This is why, even if you have decided to take a Weight Loss Cure HERE and HERE or want to Maintain your Figure, you should not give up these fats, because they give you energy, prevent Obesity and take care of the good functioning of the heart.
Then, the “good”ones help assimilate fat-soluble vitamins, it’s about vitamins A, D, E, and K.
I think you have often read or heard that, especially, the tomatoes and carrots are consumed in the form of salads where oil is always put.
Last but not least, “good” fats improve blood cholesterol levels.
The “good” or unsaturated ones are found in products obtained from vegetable sources such as corn oils, soybeans, olives, sunflower, then, in nuts, peanuts, seeds, almonds.
Below is a list of foods that contain “good” fats and which we must introduce, with moderation, into our diet.
The monounsaturated ones can be found in:
• Olive oil
• Canola oil
• Rapeseed oil
• Sunflower oil
• Sesame oil
• Nuts, almonds, peanuts, cashews
• Peanut butter
Polyunsaturated are found in:
• Soybean oil
• Corn oil
• Sunflower, sesame, pumpkin and flax seeds
• Fatty fish (salmon, tuna, mackerel, herring, trout, sardines)
• Soya milk
The “Bad” Fats
The “bad” ones or saturated are mostly of animal origin.
Although they are the most unhealthy, they are the most consumed by both children and adults.
The “bad” ones, which harm the body, increase the level of cholesterol, which is why it is recommended to reduce the consumption of saturated fats, but not the total ban.
Excessive consumption leads to all the effects mentioned above plus deficiencies of memory and learning, leading to neurodegenerative diseases such as Alzheimer’s and Parkinson’s, but also promotes the emergence of type 2 diabetes through the development of insulin resistance.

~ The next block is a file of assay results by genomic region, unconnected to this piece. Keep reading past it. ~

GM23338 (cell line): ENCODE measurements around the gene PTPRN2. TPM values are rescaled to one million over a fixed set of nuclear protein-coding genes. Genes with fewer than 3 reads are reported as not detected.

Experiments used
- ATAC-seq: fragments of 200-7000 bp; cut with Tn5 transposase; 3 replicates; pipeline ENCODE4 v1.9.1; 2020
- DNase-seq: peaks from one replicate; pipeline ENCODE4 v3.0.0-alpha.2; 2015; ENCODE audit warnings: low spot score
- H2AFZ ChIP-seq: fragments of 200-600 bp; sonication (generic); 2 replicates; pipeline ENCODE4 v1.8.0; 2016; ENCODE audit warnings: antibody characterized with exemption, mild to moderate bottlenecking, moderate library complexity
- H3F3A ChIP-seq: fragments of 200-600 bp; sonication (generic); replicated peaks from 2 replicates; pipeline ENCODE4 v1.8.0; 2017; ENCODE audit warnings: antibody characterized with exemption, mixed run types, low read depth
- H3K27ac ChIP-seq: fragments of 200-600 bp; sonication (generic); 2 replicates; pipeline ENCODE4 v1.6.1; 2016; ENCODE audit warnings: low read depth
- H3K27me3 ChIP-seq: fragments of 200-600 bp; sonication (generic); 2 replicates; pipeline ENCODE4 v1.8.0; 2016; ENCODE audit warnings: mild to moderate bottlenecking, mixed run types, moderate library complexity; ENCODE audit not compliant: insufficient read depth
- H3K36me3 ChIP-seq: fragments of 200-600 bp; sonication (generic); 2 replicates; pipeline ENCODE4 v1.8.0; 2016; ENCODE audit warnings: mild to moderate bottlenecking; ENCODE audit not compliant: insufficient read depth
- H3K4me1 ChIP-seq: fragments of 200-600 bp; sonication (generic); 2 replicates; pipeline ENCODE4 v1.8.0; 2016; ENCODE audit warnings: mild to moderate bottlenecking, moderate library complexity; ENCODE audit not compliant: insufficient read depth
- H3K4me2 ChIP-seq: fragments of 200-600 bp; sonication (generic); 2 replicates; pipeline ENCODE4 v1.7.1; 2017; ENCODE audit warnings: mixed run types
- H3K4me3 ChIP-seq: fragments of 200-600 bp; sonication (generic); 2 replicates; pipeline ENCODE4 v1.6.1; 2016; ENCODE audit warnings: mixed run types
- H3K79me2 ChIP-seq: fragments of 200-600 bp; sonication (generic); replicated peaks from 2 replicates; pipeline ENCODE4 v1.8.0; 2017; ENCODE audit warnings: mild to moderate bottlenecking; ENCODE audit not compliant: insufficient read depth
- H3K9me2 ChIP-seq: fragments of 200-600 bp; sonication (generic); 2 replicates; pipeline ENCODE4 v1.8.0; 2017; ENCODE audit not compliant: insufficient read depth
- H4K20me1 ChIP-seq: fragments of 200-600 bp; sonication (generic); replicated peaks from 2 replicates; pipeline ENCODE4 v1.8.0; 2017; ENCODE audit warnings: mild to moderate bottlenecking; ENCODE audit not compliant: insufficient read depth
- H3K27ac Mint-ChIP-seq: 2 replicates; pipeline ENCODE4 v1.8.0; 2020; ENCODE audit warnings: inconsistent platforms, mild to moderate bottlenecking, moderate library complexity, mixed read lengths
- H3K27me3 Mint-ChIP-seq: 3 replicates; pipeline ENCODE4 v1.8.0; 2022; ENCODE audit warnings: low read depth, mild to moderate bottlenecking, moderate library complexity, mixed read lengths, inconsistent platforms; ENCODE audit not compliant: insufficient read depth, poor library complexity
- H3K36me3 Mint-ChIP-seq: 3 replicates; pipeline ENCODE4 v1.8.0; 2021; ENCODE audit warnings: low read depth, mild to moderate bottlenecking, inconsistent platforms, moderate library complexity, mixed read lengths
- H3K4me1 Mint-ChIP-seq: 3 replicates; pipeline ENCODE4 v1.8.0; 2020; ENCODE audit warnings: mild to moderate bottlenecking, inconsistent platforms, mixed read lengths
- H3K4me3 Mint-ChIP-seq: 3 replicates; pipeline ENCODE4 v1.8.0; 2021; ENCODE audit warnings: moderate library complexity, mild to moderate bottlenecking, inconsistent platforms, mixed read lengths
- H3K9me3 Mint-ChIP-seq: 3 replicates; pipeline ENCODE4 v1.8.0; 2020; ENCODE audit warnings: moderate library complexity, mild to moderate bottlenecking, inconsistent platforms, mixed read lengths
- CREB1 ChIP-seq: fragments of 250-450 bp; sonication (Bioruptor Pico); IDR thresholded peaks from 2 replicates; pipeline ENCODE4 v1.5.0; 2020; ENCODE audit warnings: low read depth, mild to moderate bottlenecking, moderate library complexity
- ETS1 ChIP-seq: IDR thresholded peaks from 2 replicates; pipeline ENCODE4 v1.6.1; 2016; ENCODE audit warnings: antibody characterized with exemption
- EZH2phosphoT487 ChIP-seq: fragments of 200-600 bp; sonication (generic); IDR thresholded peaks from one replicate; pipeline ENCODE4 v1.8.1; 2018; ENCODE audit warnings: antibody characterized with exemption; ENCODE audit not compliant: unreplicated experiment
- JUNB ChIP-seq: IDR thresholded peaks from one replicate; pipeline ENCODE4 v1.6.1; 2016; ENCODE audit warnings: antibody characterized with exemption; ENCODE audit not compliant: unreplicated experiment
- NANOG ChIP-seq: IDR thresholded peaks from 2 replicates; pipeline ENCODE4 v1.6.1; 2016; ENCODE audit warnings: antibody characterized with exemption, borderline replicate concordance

Below is a list of foods that contain “bad” fats and which we should avoid as much as possible.
Saturated fats are in:
• Chicken skin
• Beef, lamb, pork meet
• Dairy products such as milk, cream, cheese, butter, ice cream
• Coconut oil
• Palm oil
Trans fats are found in:
• Fried foods, especially fast foods (French fries, donuts)
• Semi-prepared products
• Pastry and cake shops products from the trade (cakes, candies, pies, biscuits, powders for the preparation of creams, puddings, pancakes, certain ice creams)
• Spreadable margarine
• Popcorn microwave-ready
• Chocolate bars
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Tips for a healthy diet:
1. Reduce or eliminate red meat: pork, beef; Replace it with Fish or chicken (without skin) or fatty fish, such as mackerel, herring, or fresh tuna.
2. Avoid high-fat dairy products. Choose low-fat (1.5%) or low-fat (1%) cheese and yogurts.
3. Learn to read the labels of the products you buy. Notice the fat content on the food packaging. Choose the ones with the lowest fat content or the lowest saturated fat level.
4. Change your diet and consume as much good fat as you can: nuts and seeds, avocado, fish. Eat fewer biscuits, pastries, and cakes.
5. Add as many vegetables and Fresh Fruits or dried fruits to your diet.
In general, they are an essential part of our diet. The right amount and the right kind of fat are essential if you want to stay healthy.
To sum it up, certain types of fats are bad for your health (trans), others are good for you (saturated and monosaturated), and a handful could go either way depending on how much you consume (polyunsaturated).
In the end, we might need to think about revising the way that we talk about them in our diet. The language and the labeling of these fats may need to change for us to have a truly accurate grasp of what is truly healthy, and what isn’t so much.
That’s something worth exploring.